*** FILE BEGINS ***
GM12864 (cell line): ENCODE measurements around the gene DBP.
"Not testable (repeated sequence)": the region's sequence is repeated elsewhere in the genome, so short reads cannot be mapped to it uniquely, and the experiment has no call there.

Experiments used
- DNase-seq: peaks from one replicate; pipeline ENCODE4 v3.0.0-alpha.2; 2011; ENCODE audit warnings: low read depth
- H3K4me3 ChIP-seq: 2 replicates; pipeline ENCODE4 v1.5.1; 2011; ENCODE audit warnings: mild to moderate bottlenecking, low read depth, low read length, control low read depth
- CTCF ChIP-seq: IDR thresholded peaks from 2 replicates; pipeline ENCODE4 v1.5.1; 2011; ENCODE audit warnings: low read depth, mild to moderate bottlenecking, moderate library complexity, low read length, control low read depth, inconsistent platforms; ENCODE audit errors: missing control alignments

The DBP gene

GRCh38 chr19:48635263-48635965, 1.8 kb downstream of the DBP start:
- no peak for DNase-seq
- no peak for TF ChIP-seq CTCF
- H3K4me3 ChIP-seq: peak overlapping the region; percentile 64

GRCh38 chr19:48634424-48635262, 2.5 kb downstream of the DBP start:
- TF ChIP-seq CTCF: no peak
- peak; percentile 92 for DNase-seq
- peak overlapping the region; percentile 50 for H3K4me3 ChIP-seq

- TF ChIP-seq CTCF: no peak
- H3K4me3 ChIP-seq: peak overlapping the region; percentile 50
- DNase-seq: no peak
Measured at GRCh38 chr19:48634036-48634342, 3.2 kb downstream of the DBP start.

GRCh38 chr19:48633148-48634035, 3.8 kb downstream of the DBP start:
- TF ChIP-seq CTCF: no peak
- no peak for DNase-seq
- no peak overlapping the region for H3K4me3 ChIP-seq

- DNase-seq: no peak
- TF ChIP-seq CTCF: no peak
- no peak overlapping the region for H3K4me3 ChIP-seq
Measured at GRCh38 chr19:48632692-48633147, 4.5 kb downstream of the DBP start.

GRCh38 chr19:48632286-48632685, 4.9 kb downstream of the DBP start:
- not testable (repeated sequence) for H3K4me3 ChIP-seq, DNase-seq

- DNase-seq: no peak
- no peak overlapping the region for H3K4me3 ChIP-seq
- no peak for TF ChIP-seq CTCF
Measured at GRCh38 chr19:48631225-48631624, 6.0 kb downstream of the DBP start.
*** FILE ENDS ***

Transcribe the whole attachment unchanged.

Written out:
GM12864 (cell line): ENCODE measurements around the gene DBP.
"Not testable (repeated sequence)": the region's sequence is repeated elsewhere in the genome, so short reads cannot be mapped to it uniquely, and the experiment has no call there.

Experiments used
- DNase-seq: peaks from one replicate; pipeline ENCODE4 v3.0.0-alpha.2; 2011; ENCODE audit warnings: low read depth
- H3K4me3 ChIP-seq: 2 replicates; pipeline ENCODE4 v1.5.1; 2011; ENCODE audit warnings: mild to moderate bottlenecking, low read depth, low read length, control low read depth
- CTCF ChIP-seq: IDR thresholded peaks from 2 replicates; pipeline ENCODE4 v1.5.1; 2011; ENCODE audit warnings: low read depth, mild to moderate bottlenecking, moderate library complexity, low read length, control low read depth, inconsistent platforms; ENCODE audit errors: missing control alignments

The DBP gene

GRCh38 chr19:48635263-48635965, 1.8 kb downstream of the DBP start:
- no peak for DNase-seq
- no peak for TF ChIP-seq CTCF
- H3K4me3 ChIP-seq: peak overlapping the region; percentile 64

GRCh38 chr19:48634424-48635262, 2.5 kb downstream of the DBP start:
- TF ChIP-seq CTCF: no peak
- peak; percentile 92 for DNase-seq
- peak overlapping the region; percentile 50 for H3K4me3 ChIP-seq

- TF ChIP-seq CTCF: no peak
- H3K4me3 ChIP-seq: peak overlapping the region; percentile 50
- DNase-seq: no peak
Measured at GRCh38 chr19:48634036-48634342, 3.2 kb downstream of the DBP start.

GRCh38 chr19:48633148-48634035, 3.8 kb downstream of the DBP start:
- TF ChIP-seq CTCF: no peak
- no peak for DNase-seq
- no peak overlapping the region for H3K4me3 ChIP-seq

- DNase-seq: no peak
- TF ChIP-seq CTCF: no peak
- no peak overlapping the region for H3K4me3 ChIP-seq
Measured at GRCh38 chr19:48632692-48633147, 4.5 kb downstream of the DBP start.

GRCh38 chr19:48632286-48632685, 4.9 kb downstream of the DBP start:
- not testable (repeated sequence) for H3K4me3 ChIP-seq, DNase-seq

- DNase-seq: no peak
- no peak overlapping the region for H3K4me3 ChIP-seq
- no peak for TF ChIP-seq CTCF
Measured at GRCh38 chr19:48631225-48631624, 6.0 kb downstream of the DBP start.